From fiberglass to cellulose to foam, there are a number of modern insulation options for today’s homeowners. If you have an opportunity to choose the type of insulation for your next home or addition, here’s what you should know.
The Pros and Cons of Each Option
Since most homes are created differently, insulation needs can vary. There are several factors homeowners should consider when choosing insulation, including local climate, product performance, installation and cost. Before settling on any one type of insulation, homeowners should also focus on the product’s R-value or thermal performance rating.
- Fiberglass: The most commonly used type of insulation, fiberglass batt and blanket easily fits within standard studs and joists. Affordable pricing and widespread availability combine to make fiberglass a popular choice. Unfortunately, it is also vulnerable to moisture and mold.
- Mineral Wool: Slag or rock wool blanket and batt tends to resist fire and hold its shape better than similar fiberglass products. With up to 90 percent recycled content, it’s also friendlier to the environment. On the downside, slag or rock wool can foster mold, and just like fiberglass insulation, inhaling the product’s fibers can be dangerous.
- Loose Fill: Comprised of cellulose or fiberglass, loose-fill insulation is ideal for attics with lots of nooks and crannies. Blown through a machine, the insulation is great for filling tiny gaps. That said, as it compresses over time, it may become less effective. It is also sometimes too heavy for certain attics.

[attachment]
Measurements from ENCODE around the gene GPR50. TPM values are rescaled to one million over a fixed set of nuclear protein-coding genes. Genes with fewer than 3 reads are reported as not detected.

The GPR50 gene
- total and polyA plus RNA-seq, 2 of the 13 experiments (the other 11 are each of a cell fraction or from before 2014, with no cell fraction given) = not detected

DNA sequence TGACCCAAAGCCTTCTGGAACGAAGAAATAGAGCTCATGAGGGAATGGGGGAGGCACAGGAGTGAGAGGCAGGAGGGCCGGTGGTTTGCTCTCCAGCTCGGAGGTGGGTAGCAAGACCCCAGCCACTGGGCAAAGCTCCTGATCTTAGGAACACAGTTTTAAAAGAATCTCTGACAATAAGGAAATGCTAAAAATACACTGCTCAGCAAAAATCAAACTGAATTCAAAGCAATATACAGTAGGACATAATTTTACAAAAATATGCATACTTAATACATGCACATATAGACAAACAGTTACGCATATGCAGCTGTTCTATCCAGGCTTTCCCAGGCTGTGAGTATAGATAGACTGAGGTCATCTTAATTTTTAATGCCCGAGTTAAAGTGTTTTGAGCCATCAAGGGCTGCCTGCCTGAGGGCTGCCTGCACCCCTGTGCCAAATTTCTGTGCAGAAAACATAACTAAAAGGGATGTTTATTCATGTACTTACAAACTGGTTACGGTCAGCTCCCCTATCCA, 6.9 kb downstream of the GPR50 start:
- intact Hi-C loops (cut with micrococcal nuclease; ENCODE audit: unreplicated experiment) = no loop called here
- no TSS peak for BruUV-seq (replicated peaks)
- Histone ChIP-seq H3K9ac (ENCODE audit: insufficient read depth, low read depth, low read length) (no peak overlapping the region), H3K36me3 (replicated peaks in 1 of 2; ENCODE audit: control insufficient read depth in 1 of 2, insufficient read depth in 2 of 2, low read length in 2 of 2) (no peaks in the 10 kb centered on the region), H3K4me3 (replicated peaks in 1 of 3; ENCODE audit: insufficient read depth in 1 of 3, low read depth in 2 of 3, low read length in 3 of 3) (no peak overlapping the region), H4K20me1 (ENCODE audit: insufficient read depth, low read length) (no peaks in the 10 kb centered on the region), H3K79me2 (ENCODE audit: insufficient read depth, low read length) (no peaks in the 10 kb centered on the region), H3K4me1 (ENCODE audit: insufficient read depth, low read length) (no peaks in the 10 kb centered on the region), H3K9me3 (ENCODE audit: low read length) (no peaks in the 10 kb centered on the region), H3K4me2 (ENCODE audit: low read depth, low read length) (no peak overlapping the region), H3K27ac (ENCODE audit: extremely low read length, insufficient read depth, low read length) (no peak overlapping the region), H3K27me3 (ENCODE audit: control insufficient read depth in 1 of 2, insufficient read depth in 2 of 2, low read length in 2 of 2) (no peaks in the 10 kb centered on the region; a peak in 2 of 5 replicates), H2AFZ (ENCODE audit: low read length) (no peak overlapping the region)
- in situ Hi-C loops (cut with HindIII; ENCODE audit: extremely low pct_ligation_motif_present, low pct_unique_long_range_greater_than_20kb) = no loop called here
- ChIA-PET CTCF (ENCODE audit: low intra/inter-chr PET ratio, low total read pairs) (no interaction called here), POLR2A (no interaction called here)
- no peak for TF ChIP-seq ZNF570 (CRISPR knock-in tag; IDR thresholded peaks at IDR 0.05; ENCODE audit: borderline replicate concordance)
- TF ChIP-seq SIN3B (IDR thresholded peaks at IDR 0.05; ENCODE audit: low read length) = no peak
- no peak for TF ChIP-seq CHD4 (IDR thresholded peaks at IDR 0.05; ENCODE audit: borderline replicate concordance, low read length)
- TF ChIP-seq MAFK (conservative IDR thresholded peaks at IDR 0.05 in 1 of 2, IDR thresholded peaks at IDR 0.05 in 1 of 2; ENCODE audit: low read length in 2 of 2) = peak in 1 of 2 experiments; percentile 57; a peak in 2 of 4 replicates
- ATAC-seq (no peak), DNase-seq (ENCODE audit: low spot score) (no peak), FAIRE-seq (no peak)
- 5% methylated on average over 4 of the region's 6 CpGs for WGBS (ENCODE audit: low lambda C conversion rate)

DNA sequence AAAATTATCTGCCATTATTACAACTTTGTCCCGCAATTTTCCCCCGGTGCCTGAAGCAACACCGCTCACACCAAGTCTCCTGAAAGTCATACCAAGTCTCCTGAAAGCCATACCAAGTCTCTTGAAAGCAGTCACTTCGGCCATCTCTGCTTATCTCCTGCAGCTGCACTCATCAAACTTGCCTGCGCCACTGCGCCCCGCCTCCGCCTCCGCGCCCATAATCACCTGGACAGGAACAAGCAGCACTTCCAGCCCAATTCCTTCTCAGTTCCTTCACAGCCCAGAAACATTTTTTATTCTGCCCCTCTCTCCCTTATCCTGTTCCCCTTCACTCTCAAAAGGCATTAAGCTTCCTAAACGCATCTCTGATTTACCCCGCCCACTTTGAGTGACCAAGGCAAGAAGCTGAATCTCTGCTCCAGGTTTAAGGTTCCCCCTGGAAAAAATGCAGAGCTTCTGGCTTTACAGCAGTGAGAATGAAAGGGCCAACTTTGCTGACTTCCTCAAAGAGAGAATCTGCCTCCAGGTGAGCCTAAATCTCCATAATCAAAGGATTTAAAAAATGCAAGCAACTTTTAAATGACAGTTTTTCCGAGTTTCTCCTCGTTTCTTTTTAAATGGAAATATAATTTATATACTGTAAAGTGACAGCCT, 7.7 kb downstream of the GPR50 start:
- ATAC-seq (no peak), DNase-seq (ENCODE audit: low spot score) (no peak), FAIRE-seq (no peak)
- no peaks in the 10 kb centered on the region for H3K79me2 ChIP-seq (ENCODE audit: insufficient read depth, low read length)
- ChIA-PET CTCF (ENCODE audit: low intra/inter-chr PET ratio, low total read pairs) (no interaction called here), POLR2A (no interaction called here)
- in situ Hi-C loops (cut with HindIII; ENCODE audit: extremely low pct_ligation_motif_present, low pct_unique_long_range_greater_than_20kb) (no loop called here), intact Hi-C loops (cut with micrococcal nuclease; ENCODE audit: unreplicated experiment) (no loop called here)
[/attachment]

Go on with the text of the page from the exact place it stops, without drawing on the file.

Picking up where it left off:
- Spray Foam: Liquid sprayed-in foam offers a high thermal performance rating and can seal the tightest of spaces. Although it does create an effective air barrier to keep a home cozy, it’s also rather expensive. At the same time, it can cut down on caulking and other home weatherizing tasks.
- Rigid Foam: Commonly made of polyurethane, polyisocyanurate or polystyrene, rigid foam panels help to slow heat transfer through studs and other structural elements. They can be glued to surfaces or easily sized to fit between beams. Unfortunately, they are more expensive than blanket and batt insulation, and they don’t always fit so well around awkward obstacles.
- Structural Insulated Panels (SIPs): These prefab panels can deliver energy savings of up to 14 percent, while also assisting with noise reduction. They can be installed in floors, ceilings and walls; however, SIPs are also quite pricey and usually only appropriate for new construction.
- Radiant Barriers and Reflective Systems: While the typical insulation system works by reducing heat conductivity, radiant barrier systems reflect heat from a home. Placed on the underside of a roof, these highly reflective materials are usually used in warmer climates to limit radiant heat transfer from the sun.
Making a Wise Choice
Choosing an effective insulation typically comes down to weighing cost, environmental impact and general effectiveness per inch. While we would all like the best of everything, however, practicality typically intervenes. When they choose to pay extra for pricier insulation, homeowners sometimes have to sacrifice other wants and desires that might go into a new home. Make sure you talk to your builder about the potential costs and sacrifices that might come along with specific types of insulation.
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